The determination of nitrogen content is carried out by kjeldahl’s method. Aknown amount of
powered coal sample is heated with conc.H2SO4 in presence of K2SO4 (catalyst) in a long necked
flask (kjeldahl’s flask). Nitrogen in the coal is converted in to ammonium sulphate and a clear
solution is obtained.

2N + 3 H2 + H2SO4 → (NH4)2SO4

The clear solution is then heated with excess of NaOH and the liberated ammonia is distilled over
and is absorbed in a known volume of standard N/10 HCl.

(NH4)2SO4 + 2NaOH → 2NH3 + Na2 SO4 + 2H2O

NH3 + HCl → NH4 Cl

The volume of unused N/10 HCl is then determined by titrating it against standard N/10 NaOH.
Thus the amount of acid neutralized by liberated NH3 from coal is determined. From this the % of
N2 is calculated as follows.


Let the weight of the coal sample taken = ‘m’ gms

Initial volume N/10 HCl = V1 ml

Volume of unused N/10 HCl = V2 ml

Therefore the acid neutralized by NH3 = (V1 –V2)ml

We know that

1000ml of 1N HCl ≡ 1 mole of HCl ≡ 1 mole of NH3 [ HCl + NH 3 → NH4Cl]

1mole 1 mole

≡ 14 gms of N2 (or) [17gms of NH3]

Therefore (V1 –V2) ml of N/10 HCl = 14 × (V1 –V2) × n/10 / 1000 × 1N gms of N2

‘m’ gms of coal sample contains = 14 × (V1 –V2) × n/10 / 1000 × 1N gms of N2

100 gms of coal sample contains = 14 × (V1 –V2) × n/10 / 1000 × 1N ×100/m gms of N2

% of nitrogen in coal = 14 × volume of acid consumed × Normality / 1000 × Weight of the coal
sample × 1


% of nitrogen in coal = 1.4 × volume of acid consumed × Normality / 1000 × Weight of the coal
sample .

A known amount of coal sample is burnt completely in a bomb calorimeter. During this process
sulphur is converted in to sulphate, which is extracted with water. The extract is then treated with
BaCl2 solution. So that sulphates are precipitated as BaSO4. The precipitate is filtered, dried and
From the weight of BaSO4 obtained, the sulphur present in coal is calculated as follows.


Let, the weight of coal sample = m gms

Weight of BaSO4 obtained = x gms

S + 2O2 →SO4 2-→BaSo4↓

32 233

233 gms of BaSO4. contains 32 gms of sulphur

32 x x
 x gms of BaSO4. contains = gms of S

32 x x
‘m’ gms of coal sample contains = gms of S

32 x x 100
100 gms of coal sample contains = × gms of S
233 m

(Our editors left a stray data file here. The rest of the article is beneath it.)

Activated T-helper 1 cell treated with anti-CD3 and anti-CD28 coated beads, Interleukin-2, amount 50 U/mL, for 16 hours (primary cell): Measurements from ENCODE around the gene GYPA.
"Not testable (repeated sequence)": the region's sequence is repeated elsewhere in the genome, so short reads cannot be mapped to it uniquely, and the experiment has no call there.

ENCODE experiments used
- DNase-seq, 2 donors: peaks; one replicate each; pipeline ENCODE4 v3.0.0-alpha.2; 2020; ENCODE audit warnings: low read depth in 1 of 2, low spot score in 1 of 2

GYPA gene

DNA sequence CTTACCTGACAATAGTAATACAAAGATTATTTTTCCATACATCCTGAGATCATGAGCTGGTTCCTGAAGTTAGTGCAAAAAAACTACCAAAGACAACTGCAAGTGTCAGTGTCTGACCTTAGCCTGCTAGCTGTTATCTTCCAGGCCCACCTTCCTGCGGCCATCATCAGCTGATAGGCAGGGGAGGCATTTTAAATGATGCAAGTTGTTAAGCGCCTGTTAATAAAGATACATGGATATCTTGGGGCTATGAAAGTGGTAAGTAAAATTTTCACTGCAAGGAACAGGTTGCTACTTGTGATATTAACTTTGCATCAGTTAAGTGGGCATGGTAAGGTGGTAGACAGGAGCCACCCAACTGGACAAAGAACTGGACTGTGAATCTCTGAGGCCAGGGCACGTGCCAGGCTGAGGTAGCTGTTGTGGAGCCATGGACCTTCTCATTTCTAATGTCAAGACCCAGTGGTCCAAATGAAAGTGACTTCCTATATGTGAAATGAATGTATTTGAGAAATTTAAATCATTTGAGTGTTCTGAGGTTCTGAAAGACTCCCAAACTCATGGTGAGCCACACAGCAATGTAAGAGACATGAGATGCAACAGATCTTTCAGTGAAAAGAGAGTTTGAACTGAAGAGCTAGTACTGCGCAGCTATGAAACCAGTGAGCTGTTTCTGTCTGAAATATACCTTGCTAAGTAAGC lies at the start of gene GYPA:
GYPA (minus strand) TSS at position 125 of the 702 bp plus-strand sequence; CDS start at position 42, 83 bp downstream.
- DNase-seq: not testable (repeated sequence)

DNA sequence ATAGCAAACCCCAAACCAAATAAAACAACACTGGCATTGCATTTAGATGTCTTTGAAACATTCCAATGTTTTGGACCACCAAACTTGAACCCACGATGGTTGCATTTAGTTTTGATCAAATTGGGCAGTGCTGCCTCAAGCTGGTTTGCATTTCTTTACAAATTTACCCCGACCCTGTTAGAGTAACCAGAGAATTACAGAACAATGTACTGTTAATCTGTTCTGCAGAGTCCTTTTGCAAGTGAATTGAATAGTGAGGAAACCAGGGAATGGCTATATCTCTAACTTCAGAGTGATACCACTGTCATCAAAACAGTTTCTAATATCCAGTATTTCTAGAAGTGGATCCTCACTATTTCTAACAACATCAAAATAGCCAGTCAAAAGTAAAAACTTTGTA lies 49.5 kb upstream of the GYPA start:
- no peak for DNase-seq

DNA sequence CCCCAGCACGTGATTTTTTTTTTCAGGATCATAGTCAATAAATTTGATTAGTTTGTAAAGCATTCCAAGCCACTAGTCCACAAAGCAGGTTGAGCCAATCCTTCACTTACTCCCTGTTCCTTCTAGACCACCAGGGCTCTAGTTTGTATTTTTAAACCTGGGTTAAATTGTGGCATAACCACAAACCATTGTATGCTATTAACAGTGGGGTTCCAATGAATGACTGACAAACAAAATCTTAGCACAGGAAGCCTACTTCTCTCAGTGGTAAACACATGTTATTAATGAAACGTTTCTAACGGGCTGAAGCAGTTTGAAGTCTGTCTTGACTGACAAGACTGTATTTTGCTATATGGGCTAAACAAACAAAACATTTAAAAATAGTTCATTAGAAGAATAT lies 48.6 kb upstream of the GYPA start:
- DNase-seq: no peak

32 x x
 % of sulphur in coal = ×100
233 x m

% of sulphur in coal = 32 ×wt of BaSO4 obtained / 233× wt of coal sample ×100

Ash content

Determination of ash content is carried out as in proximate Analysis.

Oxygen content

The % of oxygen is calculated as follows.

% of oxygen in coal = 100 - % of (C + H

+ N + S +ash)


(1) Carbon & hydrogen contents
(i) Higher the % of C & H , better is the quality of coal and higher is its calorific value.
(ii) The % of carbon is helpful in the classification of coal.
(iii) Higher the % carbon in coal reduces the size of combustion chamber required.


(i) Nitrogen does not have any calorific value, and its presence in coal is undesirable.
(ii) Good quality of coal should have very little nitrogen content.


Though sulphur increases thr calorific value, its presence in coal is undesirable

(i) The combustion products of S, SO2, & SO3 are harmful and have corrosion effects on
(ii) The coal containing sulphur is not suitable for the preparation of metallurgical coke as it
affects the properties of the metal.
(i) Lower the percentage of oxygen higher is its calorific value.
(ii) As the oxygen content increases its moisture holding capacity increases, and the
calorific value of the fuel is reduced.

The Calorific value of a fuel is defined as “ The total quantity of heat liberated, when a unit mass
of fuel is burnt completely in presence of oxygen”.


The amount of heat required to raise the temperature of 1 gm of water through 1˚C (15 to 16˚C)

1 Calorie = 4.185 joules


The amount of required to raise the temperature of 1kg of water through 1˚C (15 to 16˚C)

1 kilocalorie = 1000 calorie


The amount of required to raise the temperature of 1 lb of water through 1˚F

1 B.T.U = 1054.6 joules

= 1054.6 × 107 ergs


The amount of required to raise the temperature of 1 lb of water through 1˚C (15 to 16˚C)

1 k.calorie 1000 calories = 3968 BTU = 2.2CHU

1 BTU = 252 calories =



The total amount of heat produced, when a unit of mass of fuel is completely burnt and the
products of combustion are cooled to room temperature.


The net heat produced when unit mass of fuel is burnt completely and the products are
permitted to escape.

Wood → Peat → Bituminous coal → Anthracite.

Wood is obtained from forests, which burns producing a long and non-smoky flame and
leaves behind little amount of ash. The air dried & moisture free wood have the calorific value
about 3500 to 4500 kcal/ kg. wood is largely used as a domestic fuel.

(i) Peat is the first stage in the coalification of wood.
(ii) It is brown, fibrous jelly like mass and its calorific value is about 5450kcal/kg.
(iii) It is uneconomical fuel due to its higher proporation (80 -90%) of moisture and on
air drying it burns freely.
(i) Lignites are soft, brown coal, the intermediate stage in the process of coalification
consist of vegetable matter
(ii) It burns with long smoky flame due to the presence of volatile matter.
(iii) Its calorific value is about 6500 to 7000 kcal/kg ( On air-dry basis)
(iv) It is mostly used in the manufacture of producer gas.
It is common coal dark-grey, which usually soil hands. Bituminous coal are further sub-
classified in to 3 types based on carbon content.

Property Sub-bituminous Bituminous coal Semi-bituminous

coal coal

Moisture & high low Very low

volatile matter

Carbon 75- 83% 78- 90% 90-95%